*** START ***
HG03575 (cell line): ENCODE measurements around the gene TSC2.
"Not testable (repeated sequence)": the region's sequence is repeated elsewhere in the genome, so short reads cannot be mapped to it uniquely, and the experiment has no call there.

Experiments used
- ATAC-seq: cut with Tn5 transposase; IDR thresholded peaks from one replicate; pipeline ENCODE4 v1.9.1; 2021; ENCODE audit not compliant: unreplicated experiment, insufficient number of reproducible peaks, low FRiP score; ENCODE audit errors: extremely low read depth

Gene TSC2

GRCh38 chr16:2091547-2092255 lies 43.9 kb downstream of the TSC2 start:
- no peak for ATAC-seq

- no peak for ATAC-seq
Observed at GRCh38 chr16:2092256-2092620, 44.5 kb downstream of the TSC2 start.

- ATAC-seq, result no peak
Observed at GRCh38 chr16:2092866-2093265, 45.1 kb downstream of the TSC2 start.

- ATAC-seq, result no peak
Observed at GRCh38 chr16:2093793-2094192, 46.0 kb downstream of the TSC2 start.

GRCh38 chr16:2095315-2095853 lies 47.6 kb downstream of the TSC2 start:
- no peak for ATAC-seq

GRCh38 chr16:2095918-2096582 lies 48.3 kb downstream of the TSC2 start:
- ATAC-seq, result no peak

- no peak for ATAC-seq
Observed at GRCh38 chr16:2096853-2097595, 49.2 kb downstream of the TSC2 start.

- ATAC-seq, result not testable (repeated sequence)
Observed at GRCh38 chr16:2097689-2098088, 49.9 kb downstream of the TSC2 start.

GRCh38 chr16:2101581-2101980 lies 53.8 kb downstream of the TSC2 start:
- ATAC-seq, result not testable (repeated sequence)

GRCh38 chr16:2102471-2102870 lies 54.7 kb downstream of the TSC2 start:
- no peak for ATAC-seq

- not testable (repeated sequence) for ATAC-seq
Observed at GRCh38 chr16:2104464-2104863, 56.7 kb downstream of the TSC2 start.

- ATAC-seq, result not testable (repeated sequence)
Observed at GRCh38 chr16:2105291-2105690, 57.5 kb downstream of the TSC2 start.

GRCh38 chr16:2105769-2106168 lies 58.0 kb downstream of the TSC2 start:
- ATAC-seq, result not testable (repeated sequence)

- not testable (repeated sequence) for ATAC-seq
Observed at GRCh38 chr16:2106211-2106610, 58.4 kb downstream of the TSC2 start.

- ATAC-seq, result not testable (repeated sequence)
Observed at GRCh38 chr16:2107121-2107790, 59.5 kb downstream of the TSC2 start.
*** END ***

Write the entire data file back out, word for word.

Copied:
HG03575 (cell line): ENCODE measurements around the gene TSC2.
"Not testable (repeated sequence)": the region's sequence is repeated elsewhere in the genome, so short reads cannot be mapped to it uniquely, and the experiment has no call there.

Experiments used
- ATAC-seq: cut with Tn5 transposase; IDR thresholded peaks from one replicate; pipeline ENCODE4 v1.9.1; 2021; ENCODE audit not compliant: unreplicated experiment, insufficient number of reproducible peaks, low FRiP score; ENCODE audit errors: extremely low read depth

Gene TSC2

GRCh38 chr16:2091547-2092255 lies 43.9 kb downstream of the TSC2 start:
- no peak for ATAC-seq

- no peak for ATAC-seq
Observed at GRCh38 chr16:2092256-2092620, 44.5 kb downstream of the TSC2 start.

- ATAC-seq, result no peak
Observed at GRCh38 chr16:2092866-2093265, 45.1 kb downstream of the TSC2 start.

- ATAC-seq, result no peak
Observed at GRCh38 chr16:2093793-2094192, 46.0 kb downstream of the TSC2 start.

GRCh38 chr16:2095315-2095853 lies 47.6 kb downstream of the TSC2 start:
- no peak for ATAC-seq

GRCh38 chr16:2095918-2096582 lies 48.3 kb downstream of the TSC2 start:
- ATAC-seq, result no peak

- no peak for ATAC-seq
Observed at GRCh38 chr16:2096853-2097595, 49.2 kb downstream of the TSC2 start.

- ATAC-seq, result not testable (repeated sequence)
Observed at GRCh38 chr16:2097689-2098088, 49.9 kb downstream of the TSC2 start.

GRCh38 chr16:2101581-2101980 lies 53.8 kb downstream of the TSC2 start:
- ATAC-seq, result not testable (repeated sequence)

GRCh38 chr16:2102471-2102870 lies 54.7 kb downstream of the TSC2 start:
- no peak for ATAC-seq

- not testable (repeated sequence) for ATAC-seq
Observed at GRCh38 chr16:2104464-2104863, 56.7 kb downstream of the TSC2 start.

- ATAC-seq, result not testable (repeated sequence)
Observed at GRCh38 chr16:2105291-2105690, 57.5 kb downstream of the TSC2 start.

GRCh38 chr16:2105769-2106168 lies 58.0 kb downstream of the TSC2 start:
- ATAC-seq, result not testable (repeated sequence)

- not testable (repeated sequence) for ATAC-seq
Observed at GRCh38 chr16:2106211-2106610, 58.4 kb downstream of the TSC2 start.

- ATAC-seq, result not testable (repeated sequence)
Observed at GRCh38 chr16:2107121-2107790, 59.5 kb downstream of the TSC2 start.